Transformation trends are based on emerging technologies being leveraged by businesses, whether in the private or public sector, to run more efficiently and improve their service delivery and operations. The field of systems engineering plays a role in this digital transformation.
"People remain the most important assets. Fancy technologies and their capabilities are nothing without the innovation brought on by the leadership and the direction of the people who use this technology to solve real world problems. The positive impacts that come from taking advantage of digital transformation tools is very exciting." Dr. Albert Mubako, D.Mgt, MBA, UMBC Faculty, Digital Transformation Innovation and Sustainability (SYST 691)
Listen to this podcast episode for an in-depth conversation into digital transformation!
About Digital Transformation Innovation and Sustainability Course (SYST 691)
In fall 2022 students, can enroll in a new course on digital transformation. These topics are important to the systems engineering field. This special topics course will deepen the student’s understanding and critical thinking of digital transformation that is present in modern society. The course will identify and examine the process that contributes to the development cycles to a digital society and digital economy. Digitalization and innovation cycles impact different performance levels, skills, structures and the strategies of the organization, including the ability to respond to external stimuli, the interactions with the stakeholders and the definition of the value propositions. Hence, the Digital transformation course aims also to support the students to comprehend the problems that the digital transformation might produce and, at the same time, to assess the new opportunities that the digitalization unlocks.
About UMBC's M.S. in Systems Engineering
Systems Engineering encompasses the principles and practices that guide the engineering of complex systems. As technologies become more complex and integrated, systems engineering professionals bridge traditional disciplines and focus on the system as a whole to find the solution that best meets the needs of the end user. Learn more about UMBC's M.S. in Systems Engineering
Dennise Cardona 0:00
Welcome to this episode of UMBC's Mic'd Up. My name is Dennise Cardona from the Office of Professional Programs. We are joined today by Professor Albert Mubako from UMBC Systems Engineering graduate program. We hope you enjoy this episode of UMBC's Mic'd Up. Welcome Professor Mubako. It's so nice to have you here on the UMBC Mic'd Up podcast. And today we're going to talk about the field of systems engineering and an upcoming course that you're going to be teaching this fall semester. So it's really wonderful to have you here.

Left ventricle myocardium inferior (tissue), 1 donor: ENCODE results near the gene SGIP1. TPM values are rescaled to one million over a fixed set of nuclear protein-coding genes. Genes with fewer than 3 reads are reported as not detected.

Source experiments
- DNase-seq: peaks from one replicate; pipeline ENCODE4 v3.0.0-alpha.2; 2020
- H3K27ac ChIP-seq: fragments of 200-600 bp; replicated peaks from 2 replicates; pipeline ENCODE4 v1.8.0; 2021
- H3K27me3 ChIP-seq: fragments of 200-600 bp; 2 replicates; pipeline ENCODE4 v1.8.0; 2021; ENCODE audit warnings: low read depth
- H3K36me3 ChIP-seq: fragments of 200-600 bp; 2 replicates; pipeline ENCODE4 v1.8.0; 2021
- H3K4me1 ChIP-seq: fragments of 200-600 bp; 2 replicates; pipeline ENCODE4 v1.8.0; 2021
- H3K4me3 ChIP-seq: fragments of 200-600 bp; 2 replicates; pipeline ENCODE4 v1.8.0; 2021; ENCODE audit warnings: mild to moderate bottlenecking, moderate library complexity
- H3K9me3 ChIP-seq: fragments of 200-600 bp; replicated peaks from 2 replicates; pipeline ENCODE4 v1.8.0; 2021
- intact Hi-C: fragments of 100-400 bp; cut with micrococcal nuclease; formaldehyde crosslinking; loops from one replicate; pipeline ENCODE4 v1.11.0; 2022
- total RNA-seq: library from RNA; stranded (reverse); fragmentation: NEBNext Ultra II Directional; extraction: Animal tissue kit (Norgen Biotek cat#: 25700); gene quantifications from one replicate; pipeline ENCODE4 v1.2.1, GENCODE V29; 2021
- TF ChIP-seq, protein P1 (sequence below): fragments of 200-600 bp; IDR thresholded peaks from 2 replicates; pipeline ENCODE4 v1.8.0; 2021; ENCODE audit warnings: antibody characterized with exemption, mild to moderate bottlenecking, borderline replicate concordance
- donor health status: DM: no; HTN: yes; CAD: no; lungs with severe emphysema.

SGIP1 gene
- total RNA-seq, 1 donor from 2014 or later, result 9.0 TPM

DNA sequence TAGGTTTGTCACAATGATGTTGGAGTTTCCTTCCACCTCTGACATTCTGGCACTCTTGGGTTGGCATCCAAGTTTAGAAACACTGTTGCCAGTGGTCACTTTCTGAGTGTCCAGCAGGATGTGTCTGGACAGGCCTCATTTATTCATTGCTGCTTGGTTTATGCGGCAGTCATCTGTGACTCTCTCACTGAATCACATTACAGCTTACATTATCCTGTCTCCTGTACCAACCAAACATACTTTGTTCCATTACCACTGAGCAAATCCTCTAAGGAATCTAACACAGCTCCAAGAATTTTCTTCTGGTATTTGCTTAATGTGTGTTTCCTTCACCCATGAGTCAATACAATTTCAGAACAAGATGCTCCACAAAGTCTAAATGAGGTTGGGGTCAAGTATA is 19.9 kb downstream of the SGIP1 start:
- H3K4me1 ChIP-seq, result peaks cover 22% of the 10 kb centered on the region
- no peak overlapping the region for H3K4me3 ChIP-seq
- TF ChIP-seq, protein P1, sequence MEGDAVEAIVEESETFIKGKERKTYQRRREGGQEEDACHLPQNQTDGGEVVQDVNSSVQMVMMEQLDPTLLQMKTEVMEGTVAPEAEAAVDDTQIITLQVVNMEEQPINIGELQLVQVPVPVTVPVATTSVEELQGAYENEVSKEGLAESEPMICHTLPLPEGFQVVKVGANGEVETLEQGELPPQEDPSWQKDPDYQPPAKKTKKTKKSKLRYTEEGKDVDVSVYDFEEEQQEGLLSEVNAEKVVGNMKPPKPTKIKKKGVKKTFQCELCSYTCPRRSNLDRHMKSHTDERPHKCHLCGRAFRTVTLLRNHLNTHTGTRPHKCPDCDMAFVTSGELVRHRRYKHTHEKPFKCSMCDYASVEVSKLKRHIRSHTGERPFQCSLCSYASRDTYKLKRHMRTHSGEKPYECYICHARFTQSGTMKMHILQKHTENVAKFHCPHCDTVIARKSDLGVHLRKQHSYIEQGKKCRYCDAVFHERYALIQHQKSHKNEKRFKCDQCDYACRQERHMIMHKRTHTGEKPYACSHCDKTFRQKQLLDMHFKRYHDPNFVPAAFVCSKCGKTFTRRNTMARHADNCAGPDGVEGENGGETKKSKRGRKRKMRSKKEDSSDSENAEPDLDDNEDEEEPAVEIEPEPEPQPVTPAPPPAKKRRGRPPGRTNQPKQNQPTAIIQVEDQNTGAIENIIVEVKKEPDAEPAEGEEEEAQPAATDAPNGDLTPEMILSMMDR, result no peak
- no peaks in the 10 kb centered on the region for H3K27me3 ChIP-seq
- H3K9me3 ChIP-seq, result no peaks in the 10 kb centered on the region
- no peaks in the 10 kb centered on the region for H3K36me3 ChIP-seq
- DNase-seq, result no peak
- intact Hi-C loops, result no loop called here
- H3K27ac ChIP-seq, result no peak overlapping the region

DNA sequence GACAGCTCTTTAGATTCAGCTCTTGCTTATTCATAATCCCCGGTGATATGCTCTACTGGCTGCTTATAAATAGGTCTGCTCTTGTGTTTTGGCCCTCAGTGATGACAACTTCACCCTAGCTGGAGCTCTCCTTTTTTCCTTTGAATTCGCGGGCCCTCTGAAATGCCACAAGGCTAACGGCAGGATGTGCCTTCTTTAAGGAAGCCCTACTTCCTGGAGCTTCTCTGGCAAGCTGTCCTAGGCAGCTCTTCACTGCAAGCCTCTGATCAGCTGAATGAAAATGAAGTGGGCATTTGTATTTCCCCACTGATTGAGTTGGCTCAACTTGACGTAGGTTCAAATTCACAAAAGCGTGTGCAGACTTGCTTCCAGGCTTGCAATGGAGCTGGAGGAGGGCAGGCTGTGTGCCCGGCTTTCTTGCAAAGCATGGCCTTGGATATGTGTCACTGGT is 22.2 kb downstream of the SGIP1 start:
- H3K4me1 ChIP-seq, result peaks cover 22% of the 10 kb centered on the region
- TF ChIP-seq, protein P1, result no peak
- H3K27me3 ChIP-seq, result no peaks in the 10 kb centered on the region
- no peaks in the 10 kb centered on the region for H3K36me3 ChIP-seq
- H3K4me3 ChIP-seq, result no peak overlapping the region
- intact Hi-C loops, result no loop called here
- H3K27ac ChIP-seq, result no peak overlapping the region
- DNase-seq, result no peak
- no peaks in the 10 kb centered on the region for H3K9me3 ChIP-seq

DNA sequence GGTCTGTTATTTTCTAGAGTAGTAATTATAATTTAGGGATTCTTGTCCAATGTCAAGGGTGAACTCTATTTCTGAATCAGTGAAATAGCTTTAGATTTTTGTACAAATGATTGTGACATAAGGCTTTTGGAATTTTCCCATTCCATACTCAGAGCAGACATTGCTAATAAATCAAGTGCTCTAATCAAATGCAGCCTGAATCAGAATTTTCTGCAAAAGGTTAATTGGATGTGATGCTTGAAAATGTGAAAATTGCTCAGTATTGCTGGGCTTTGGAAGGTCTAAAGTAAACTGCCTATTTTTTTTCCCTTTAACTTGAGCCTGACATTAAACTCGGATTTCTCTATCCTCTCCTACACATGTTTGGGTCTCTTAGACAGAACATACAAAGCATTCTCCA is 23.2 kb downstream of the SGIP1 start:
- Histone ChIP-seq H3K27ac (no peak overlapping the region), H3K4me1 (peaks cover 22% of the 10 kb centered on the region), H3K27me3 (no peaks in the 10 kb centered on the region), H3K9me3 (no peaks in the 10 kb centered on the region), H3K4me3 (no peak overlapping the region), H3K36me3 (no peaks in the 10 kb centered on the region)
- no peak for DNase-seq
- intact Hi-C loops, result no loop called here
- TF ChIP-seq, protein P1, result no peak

Professor Albert Mubako 0:33
Thank you for having me.
Dennise Cardona 0:35
So first of all, let's talk a little bit about your journey. So can you tell us a little bit about the path that you took to land here at UMBC?
Professor Albert Mubako 0:43
Okay, it's very interesting. I certainly think so. So I am in the field of systems, applications, products, consulting. And when I ventured into doing my PhD in business management and strategy, my then supervisor was Professor Jeffrey Ray, who is actually an instructor at UMBC in the systems engineering faculty. From 2015 to 2017, he was my supervisor on my PhD thesis. And since then, I've been working with him, and we cofounded the Institute for Digital Business Strategy, which focuses on digital transformation, skills, training and consulting. And since then, we have been working well together. And we co-authored a book with him called the Definitive Guide to Digital Business Strategy. And from there, we have just been evolving and creating courses on digital transformation. And he got us involved with the University of Maryland. And then basically, I mean, that's how I landed here, I suppose. Teaching this course.
Dennise Cardona 2:13
Oh, that's wonderful. So I interviewed Professor Ray, I would say probably in early maybe early to mid 2020. And we talked about this, we talked about the book and the copartnerships. Anybody listening in or tuning in, go ahead and listen to that episode. It's in our podcast episode archives, with Dr. Jeffrey Ray. So that's a very interesting path that you took here. And it's wonderful that you took some courses here as well. So what I would love to know is, I'd love to talk about the nature of the engineering field. Why do you feel like it's important to the world and to organizations, the world of engineering?
Professor Albert Mubako 2:54
Alright, so, systems engineering, basically, I mean, is technology related. As we see in the world right now with the transformation trends, is all based on emerging technologies that are being leveraged by businesses, whether in the private or public sector, for them to be able to run more efficiently, and to be able to, you know, improve their service delivery and operations. So in looking at that field of systems engineering, it basically plays a role in digital transformation. So the course that I'll be teaching will be around digital transformation and looking at these, investigating these transformative trends that we have, that evolve, you know, all these emerging technologies like Blockchain, artificial intelligence, augmented reality, Internet of Things, you know, just to name a few of the interesting ones that are driving business. So in engineering innovations that are in there, for example, if we look at like, applications called liquid applications, those are closely related to engineering because, you know, all of the engineering innovations and management of technology through Agile and DevOps, you know, that's closely tied together. That's where the close relationship is. And I think, you know, the importance of systems engineering comes into into play, you know, in digital transformation, and digital transformation projects and leadership.
Dennise Cardona 4:38